It is a commonly held belief that Aug. 21, 1991 and Oct. 4, 1993 — the dates on which the State Committee of the State of Emergency collapsed and former President Boris Yeltsin emerged victorious from his tank attack on the parliament building — were decisive days in Russia's modern history.
The argument is that on those dates, conflicts came to a climax, the old order fell and life in Russia entered a new stage.
Of course, I understand that from the point of view of the participants, those events resolved the most important question: who would sit in jail and who would sit in the Kremlin. But from the perspective of Russian history, neither the fall of the State Committee nor the October coup were pivotal events. This is true for the simple reason that an avatar of former Vice President Alexander Rutskoi, who did not manage to take power in 1993, later came to power in 1999 has continued to rule Russia for the past 14 years in the form of President Vladimir Putin.
The problems in the 90s were fuled by the fact that, oil prices fell to just $12 per barrel. Under Putin it has surpassed $100 per barrel. As a result, many Russians associate democrats and liberals with hardship and Putin's power vertical with timely payments of salaries and pensions.
If Rutskoi had come to power, Russia would have experienced the very same privatization and inflation that was seen under Yeltsin. True, freedoms would have been more restricted under Rutskoi, but nobody would have referred to the unfolding events as "democracy" and "liberalism" and those concepts would not have been so thoroughly discredited in the eyes of ordinary Russians.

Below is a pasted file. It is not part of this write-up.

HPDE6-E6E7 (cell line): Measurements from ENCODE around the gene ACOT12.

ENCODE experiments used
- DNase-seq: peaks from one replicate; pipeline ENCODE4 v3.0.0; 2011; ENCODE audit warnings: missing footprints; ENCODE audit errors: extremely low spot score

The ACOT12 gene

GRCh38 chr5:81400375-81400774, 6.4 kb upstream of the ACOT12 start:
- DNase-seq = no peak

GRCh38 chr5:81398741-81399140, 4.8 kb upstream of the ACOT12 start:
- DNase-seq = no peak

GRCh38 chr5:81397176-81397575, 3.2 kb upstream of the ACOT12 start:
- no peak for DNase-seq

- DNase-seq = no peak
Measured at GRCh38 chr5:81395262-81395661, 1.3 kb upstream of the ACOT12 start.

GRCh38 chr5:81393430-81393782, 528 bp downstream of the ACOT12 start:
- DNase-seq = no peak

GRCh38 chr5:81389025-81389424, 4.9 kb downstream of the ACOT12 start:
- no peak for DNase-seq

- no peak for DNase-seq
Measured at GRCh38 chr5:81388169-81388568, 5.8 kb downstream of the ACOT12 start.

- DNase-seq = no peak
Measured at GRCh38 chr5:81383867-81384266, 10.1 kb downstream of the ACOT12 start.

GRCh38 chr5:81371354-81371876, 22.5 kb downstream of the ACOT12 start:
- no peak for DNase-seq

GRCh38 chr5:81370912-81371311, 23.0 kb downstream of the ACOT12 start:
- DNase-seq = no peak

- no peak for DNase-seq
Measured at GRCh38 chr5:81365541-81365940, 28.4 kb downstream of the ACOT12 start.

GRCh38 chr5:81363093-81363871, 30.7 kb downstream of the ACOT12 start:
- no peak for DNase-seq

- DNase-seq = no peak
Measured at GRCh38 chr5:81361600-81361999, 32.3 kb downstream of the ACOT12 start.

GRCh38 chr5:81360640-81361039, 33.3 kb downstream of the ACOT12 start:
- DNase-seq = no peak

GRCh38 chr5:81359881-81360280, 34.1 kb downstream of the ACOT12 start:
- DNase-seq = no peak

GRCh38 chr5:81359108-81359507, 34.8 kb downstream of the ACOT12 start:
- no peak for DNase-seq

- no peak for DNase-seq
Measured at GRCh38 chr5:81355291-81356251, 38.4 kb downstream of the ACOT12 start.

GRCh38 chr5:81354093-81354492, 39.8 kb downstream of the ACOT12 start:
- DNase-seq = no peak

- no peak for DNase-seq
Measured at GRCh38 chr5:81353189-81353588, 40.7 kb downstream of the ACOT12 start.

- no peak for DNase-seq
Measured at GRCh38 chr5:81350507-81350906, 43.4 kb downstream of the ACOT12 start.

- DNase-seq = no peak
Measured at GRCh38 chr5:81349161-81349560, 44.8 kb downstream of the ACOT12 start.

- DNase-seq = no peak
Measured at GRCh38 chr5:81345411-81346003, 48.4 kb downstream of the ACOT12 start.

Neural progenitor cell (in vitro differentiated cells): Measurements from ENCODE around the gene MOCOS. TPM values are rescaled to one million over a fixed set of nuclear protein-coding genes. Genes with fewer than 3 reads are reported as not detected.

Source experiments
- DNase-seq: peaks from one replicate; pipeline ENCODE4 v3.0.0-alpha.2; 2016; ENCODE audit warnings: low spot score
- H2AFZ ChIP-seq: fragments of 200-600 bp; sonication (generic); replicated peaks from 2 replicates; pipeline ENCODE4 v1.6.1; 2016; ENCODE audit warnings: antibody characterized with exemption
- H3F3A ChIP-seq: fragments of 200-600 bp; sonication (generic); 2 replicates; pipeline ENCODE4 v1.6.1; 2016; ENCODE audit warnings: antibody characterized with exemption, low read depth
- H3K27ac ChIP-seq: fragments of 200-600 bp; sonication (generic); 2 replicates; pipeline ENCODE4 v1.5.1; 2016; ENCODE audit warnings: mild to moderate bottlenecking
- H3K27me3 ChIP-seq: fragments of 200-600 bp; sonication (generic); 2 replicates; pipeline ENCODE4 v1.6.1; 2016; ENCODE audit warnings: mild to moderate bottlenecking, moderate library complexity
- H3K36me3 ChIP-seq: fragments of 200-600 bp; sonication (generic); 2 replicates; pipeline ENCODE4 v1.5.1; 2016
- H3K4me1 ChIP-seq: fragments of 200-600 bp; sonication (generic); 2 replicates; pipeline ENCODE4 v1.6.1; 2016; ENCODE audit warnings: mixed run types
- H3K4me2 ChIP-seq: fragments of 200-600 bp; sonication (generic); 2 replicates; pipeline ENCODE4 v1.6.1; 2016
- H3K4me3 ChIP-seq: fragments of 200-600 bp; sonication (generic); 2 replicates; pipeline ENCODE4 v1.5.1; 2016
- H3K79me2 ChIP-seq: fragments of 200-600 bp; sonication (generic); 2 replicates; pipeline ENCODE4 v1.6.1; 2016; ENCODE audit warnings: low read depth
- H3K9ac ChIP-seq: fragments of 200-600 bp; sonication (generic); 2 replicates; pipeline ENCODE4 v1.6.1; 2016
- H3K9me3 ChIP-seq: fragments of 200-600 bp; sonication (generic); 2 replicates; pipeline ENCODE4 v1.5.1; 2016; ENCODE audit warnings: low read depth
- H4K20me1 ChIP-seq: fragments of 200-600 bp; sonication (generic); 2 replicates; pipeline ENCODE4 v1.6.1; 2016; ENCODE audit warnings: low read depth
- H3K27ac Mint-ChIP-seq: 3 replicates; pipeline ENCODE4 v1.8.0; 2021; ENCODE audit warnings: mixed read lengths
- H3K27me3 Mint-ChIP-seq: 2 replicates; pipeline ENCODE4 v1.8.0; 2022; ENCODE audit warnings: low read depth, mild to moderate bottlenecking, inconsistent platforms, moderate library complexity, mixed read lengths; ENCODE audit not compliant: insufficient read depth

August 1991 and October 1993 would have been momentous months if Yeltsin had implemented truly radical reforms, turning the great mass of voters into prosperous, middle class citizens and thereby shutting off all avenues for Putin to come to power.
The tragedy is that it was because of democracy that Yeltsin could not carry out those reforms.
Every influential group of any significance in post-Soviet Russia absolutely hated the free market. One of the largest such groups consisted of workers of uncompetitive industries and collective farms. They could have cared less as to why their firms were uncompetitive; they cared only about receiving regular salaries and social benefits. Another group was the communists, KGB staffers and so-called "red directors" of state-owned firms. This group was not so large, but it was very influential. It was determined to maintain its administrative status or to somehow convert that power into financial gain.
As a democratic president, Yeltsin had to curry favor with both groups. But it was for the sake of the second that he began printing money, drove up inflation and introduced the status of "special exporters." It was the second group that cashed in on its status, later blaming all of the country's problems, that they had themselves provoked, on the democrats. That was not entirely unjustified, as the president was ultimately responsible for the economic situation, not those whom he had to cajole and appease.
The problem is not how to properly evaluate Rutskoi's actions. The problems are that Rutskoi was just as aggressive and as die-hard communist during the next parliamentary elections; Communist Party leader Gennady Zyuganov would have won the elections in 1996 if a massive campaign had not been waged to brainwash voters against him; and that by 1999, the only two possible candidates for president were Yury Luzhkov and Putin — meaning that elections in Russia had already lost any strategic meaning. What would the difference be, anyway? Only that in place of Igor Sechin we would have Luzhkov's wife, Yelena Baturina.